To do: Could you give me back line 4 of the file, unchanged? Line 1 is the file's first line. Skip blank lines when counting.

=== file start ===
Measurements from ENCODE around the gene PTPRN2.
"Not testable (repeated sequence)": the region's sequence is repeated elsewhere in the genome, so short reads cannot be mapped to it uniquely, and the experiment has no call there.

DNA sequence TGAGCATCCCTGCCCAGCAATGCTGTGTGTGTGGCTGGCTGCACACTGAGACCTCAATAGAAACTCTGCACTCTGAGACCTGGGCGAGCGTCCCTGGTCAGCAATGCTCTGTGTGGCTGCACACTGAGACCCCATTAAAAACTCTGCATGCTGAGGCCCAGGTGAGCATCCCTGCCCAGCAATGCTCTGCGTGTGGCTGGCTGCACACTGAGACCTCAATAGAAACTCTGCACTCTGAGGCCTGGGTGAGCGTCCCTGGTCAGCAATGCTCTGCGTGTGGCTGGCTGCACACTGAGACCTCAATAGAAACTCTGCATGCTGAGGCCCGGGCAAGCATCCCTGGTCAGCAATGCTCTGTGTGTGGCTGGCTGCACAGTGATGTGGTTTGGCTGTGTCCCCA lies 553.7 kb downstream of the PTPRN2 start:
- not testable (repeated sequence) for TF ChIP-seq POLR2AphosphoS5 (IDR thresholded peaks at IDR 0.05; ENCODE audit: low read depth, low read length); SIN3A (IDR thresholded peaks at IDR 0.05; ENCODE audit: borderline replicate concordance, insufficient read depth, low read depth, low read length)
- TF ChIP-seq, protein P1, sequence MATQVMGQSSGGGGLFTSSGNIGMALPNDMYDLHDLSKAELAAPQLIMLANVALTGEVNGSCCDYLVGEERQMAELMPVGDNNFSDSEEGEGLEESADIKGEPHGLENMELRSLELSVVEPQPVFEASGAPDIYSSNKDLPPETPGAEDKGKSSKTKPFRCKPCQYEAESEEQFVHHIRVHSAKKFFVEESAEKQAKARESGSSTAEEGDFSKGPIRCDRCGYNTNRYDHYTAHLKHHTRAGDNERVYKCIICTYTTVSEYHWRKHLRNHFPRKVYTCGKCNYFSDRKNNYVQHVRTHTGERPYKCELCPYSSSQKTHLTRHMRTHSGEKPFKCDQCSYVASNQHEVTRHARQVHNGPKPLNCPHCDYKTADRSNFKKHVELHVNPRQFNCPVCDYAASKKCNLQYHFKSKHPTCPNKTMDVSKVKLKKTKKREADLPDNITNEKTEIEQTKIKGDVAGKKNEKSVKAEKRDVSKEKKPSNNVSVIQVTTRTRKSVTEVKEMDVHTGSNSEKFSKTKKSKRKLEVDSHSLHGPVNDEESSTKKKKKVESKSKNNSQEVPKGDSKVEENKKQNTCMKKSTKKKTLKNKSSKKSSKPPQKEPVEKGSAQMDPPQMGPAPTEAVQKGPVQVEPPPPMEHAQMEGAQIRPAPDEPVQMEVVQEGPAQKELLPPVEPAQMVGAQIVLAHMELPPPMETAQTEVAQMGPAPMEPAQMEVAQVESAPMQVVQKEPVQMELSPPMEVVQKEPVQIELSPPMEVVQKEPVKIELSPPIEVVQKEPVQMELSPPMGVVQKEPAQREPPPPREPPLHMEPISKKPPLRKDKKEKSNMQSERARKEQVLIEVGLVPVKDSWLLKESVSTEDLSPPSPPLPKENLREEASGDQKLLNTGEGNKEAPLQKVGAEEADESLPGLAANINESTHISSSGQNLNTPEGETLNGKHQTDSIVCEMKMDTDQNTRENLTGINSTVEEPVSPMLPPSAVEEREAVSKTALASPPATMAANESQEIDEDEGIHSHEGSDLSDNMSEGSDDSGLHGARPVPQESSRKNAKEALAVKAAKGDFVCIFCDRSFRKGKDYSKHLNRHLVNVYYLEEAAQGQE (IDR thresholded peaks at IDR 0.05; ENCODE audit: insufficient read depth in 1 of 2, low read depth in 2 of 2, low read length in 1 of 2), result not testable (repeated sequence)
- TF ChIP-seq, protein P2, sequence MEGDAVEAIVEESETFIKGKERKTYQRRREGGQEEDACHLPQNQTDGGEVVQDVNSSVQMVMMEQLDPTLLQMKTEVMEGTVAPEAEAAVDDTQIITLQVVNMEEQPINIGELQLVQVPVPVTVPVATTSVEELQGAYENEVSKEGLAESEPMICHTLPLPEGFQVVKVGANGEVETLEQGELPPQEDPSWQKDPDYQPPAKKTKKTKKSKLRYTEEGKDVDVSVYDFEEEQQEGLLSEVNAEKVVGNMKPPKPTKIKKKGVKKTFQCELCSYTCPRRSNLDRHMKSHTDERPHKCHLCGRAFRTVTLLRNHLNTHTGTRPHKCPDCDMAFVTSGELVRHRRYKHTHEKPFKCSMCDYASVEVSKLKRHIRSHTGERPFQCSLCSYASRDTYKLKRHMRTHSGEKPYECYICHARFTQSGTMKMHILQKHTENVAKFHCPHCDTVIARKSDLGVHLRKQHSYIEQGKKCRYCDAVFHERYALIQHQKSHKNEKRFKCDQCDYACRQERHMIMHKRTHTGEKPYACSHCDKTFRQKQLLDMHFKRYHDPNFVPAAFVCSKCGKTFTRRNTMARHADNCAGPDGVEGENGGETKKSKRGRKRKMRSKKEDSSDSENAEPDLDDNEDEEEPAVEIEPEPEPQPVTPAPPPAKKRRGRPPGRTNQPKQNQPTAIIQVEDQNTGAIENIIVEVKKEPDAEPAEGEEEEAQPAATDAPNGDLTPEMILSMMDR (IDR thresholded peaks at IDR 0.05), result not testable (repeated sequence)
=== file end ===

- not testable (repeated sequence) for TF ChIP-seq POLR2AphosphoS5 (IDR thresholded peaks at IDR 0.05; ENCODE audit: low read depth, low read length); SIN3A (IDR thresholded peaks at IDR 0.05; ENCODE audit: borderline replicate concordance, insufficient read depth, low read depth, low read length)